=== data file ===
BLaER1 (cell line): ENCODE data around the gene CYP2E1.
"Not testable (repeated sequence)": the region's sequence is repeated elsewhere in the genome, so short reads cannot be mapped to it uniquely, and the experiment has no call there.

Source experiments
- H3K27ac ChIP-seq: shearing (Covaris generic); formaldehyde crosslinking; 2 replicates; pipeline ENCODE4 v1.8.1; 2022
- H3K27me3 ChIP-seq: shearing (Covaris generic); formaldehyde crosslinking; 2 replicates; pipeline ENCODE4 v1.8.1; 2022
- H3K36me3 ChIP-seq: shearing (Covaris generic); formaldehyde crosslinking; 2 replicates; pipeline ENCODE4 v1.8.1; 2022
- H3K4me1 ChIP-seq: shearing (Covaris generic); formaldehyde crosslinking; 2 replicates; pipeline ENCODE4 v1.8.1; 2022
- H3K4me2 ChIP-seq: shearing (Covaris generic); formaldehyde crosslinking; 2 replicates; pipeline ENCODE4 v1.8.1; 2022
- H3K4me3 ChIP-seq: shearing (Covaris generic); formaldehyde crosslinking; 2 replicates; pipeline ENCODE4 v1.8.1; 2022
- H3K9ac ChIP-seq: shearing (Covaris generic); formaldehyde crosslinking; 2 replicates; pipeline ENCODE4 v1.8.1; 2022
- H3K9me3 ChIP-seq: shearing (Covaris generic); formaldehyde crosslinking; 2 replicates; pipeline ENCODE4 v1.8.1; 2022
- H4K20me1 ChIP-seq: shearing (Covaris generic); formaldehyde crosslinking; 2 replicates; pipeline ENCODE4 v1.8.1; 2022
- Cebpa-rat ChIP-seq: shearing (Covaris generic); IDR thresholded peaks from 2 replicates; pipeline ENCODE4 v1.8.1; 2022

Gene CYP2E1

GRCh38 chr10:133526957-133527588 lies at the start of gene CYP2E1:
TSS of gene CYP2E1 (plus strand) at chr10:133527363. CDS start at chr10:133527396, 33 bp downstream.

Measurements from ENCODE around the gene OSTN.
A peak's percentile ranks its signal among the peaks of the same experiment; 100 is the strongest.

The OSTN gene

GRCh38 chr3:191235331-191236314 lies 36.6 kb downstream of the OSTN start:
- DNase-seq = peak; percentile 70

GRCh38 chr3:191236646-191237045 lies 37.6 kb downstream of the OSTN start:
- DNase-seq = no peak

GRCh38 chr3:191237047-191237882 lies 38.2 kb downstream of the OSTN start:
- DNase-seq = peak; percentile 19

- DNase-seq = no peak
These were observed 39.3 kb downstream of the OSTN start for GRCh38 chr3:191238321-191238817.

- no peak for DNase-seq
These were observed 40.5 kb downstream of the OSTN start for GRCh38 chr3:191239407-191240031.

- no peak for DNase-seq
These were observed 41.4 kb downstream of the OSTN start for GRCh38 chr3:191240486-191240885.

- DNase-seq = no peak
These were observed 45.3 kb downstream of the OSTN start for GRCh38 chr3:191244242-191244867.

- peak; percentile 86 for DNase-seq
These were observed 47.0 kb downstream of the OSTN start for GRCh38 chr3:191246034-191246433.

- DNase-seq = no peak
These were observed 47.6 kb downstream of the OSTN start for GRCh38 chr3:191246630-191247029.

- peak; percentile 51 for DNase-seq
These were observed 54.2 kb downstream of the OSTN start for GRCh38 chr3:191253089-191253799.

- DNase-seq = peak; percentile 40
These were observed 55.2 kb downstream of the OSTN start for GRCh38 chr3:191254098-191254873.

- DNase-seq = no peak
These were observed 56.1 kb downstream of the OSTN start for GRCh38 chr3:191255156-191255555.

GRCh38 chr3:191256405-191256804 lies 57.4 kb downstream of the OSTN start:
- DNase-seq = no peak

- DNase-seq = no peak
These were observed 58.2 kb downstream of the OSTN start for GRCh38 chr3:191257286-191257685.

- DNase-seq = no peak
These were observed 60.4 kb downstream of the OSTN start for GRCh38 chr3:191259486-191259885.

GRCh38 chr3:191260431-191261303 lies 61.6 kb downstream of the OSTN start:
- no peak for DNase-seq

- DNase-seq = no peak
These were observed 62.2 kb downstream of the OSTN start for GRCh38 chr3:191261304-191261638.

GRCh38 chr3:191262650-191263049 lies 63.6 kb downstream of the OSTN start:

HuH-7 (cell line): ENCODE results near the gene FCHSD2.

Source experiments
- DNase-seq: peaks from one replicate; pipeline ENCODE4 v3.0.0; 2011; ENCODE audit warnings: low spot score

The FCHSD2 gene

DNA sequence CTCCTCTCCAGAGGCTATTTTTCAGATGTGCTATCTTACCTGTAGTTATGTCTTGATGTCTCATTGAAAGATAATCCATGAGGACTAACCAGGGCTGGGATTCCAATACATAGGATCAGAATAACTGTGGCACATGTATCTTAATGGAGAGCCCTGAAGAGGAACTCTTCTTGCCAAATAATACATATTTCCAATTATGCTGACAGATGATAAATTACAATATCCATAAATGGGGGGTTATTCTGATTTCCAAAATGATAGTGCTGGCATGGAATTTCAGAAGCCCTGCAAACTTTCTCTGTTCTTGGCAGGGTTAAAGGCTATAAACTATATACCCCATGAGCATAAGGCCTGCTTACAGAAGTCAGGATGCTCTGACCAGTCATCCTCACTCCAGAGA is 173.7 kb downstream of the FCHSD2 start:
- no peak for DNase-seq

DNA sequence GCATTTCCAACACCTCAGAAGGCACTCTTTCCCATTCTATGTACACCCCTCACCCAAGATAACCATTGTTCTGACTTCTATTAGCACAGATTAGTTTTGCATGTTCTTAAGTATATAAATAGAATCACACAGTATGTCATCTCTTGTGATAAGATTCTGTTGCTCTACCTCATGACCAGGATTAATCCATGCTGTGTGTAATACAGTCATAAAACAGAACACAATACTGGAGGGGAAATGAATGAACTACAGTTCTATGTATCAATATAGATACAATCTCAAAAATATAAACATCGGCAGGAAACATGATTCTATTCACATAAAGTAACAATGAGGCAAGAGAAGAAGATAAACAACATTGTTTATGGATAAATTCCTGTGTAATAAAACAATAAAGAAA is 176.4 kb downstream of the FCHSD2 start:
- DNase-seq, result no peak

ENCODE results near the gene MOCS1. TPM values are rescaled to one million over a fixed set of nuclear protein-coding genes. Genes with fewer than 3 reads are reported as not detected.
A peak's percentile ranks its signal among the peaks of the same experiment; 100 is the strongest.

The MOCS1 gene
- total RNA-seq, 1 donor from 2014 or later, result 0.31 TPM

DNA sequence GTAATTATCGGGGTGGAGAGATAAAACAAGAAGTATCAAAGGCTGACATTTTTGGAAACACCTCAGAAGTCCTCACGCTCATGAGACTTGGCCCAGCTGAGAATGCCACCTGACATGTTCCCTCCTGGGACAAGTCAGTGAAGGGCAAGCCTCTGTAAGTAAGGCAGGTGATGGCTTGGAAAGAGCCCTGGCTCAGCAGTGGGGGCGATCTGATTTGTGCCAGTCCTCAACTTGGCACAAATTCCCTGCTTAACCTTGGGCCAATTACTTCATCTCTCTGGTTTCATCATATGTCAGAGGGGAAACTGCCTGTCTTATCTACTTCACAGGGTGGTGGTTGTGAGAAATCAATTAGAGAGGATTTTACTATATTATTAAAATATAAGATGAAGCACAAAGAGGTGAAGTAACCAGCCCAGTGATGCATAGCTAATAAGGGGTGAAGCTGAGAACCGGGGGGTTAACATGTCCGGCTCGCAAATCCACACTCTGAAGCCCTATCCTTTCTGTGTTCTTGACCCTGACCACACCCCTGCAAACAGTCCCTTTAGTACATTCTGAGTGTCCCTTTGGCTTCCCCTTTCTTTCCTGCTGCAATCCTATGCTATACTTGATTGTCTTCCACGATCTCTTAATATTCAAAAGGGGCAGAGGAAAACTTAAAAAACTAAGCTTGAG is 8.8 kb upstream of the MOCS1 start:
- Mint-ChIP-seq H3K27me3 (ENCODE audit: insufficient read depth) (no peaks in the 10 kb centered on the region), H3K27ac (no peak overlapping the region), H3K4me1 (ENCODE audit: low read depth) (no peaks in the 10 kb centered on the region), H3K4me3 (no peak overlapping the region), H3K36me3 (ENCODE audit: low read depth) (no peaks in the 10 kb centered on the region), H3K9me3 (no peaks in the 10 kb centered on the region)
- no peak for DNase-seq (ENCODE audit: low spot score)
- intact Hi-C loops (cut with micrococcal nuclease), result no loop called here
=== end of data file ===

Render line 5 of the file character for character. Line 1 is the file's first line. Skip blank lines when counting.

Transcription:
- H3K27me3 ChIP-seq: shearing (Covaris generic); formaldehyde crosslinking; 2 replicates; pipeline ENCODE4 v1.8.1; 2022